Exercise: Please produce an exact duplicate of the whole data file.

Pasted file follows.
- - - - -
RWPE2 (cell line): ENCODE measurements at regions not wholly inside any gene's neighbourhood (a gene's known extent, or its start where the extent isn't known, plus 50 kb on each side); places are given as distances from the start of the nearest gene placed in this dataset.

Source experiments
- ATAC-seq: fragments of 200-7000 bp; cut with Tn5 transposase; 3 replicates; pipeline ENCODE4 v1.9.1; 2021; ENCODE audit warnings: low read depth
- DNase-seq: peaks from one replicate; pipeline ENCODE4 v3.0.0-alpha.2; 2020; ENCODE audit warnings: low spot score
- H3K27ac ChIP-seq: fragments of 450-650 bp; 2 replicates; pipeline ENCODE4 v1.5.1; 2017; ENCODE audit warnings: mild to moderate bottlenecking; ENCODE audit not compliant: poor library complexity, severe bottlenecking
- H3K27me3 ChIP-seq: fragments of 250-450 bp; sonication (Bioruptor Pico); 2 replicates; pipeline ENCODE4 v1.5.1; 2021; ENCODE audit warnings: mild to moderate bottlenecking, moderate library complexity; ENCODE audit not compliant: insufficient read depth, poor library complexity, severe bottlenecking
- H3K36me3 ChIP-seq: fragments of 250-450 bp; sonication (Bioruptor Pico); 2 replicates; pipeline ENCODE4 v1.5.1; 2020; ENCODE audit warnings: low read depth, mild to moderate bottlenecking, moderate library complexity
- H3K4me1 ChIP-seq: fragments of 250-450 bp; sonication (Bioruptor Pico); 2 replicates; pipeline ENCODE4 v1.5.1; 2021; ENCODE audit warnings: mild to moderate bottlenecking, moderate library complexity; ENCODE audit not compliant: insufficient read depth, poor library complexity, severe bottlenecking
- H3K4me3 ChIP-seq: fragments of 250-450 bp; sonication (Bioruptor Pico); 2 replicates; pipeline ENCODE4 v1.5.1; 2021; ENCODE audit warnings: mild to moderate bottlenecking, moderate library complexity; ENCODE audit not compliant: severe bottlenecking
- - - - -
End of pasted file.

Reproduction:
RWPE2 (cell line): ENCODE measurements at regions not wholly inside any gene's neighbourhood (a gene's known extent, or its start where the extent isn't known, plus 50 kb on each side); places are given as distances from the start of the nearest gene placed in this dataset.

Source experiments
- ATAC-seq: fragments of 200-7000 bp; cut with Tn5 transposase; 3 replicates; pipeline ENCODE4 v1.9.1; 2021; ENCODE audit warnings: low read depth
- DNase-seq: peaks from one replicate; pipeline ENCODE4 v3.0.0-alpha.2; 2020; ENCODE audit warnings: low spot score
- H3K27ac ChIP-seq: fragments of 450-650 bp; 2 replicates; pipeline ENCODE4 v1.5.1; 2017; ENCODE audit warnings: mild to moderate bottlenecking; ENCODE audit not compliant: poor library complexity, severe bottlenecking
- H3K27me3 ChIP-seq: fragments of 250-450 bp; sonication (Bioruptor Pico); 2 replicates; pipeline ENCODE4 v1.5.1; 2021; ENCODE audit warnings: mild to moderate bottlenecking, moderate library complexity; ENCODE audit not compliant: insufficient read depth, poor library complexity, severe bottlenecking
- H3K36me3 ChIP-seq: fragments of 250-450 bp; sonication (Bioruptor Pico); 2 replicates; pipeline ENCODE4 v1.5.1; 2020; ENCODE audit warnings: low read depth, mild to moderate bottlenecking, moderate library complexity
- H3K4me1 ChIP-seq: fragments of 250-450 bp; sonication (Bioruptor Pico); 2 replicates; pipeline ENCODE4 v1.5.1; 2021; ENCODE audit warnings: mild to moderate bottlenecking, moderate library complexity; ENCODE audit not compliant: insufficient read depth, poor library complexity, severe bottlenecking
- H3K4me3 ChIP-seq: fragments of 250-450 bp; sonication (Bioruptor Pico); 2 replicates; pipeline ENCODE4 v1.5.1; 2021; ENCODE audit warnings: mild to moderate bottlenecking, moderate library complexity; ENCODE audit not compliant: severe bottlenecking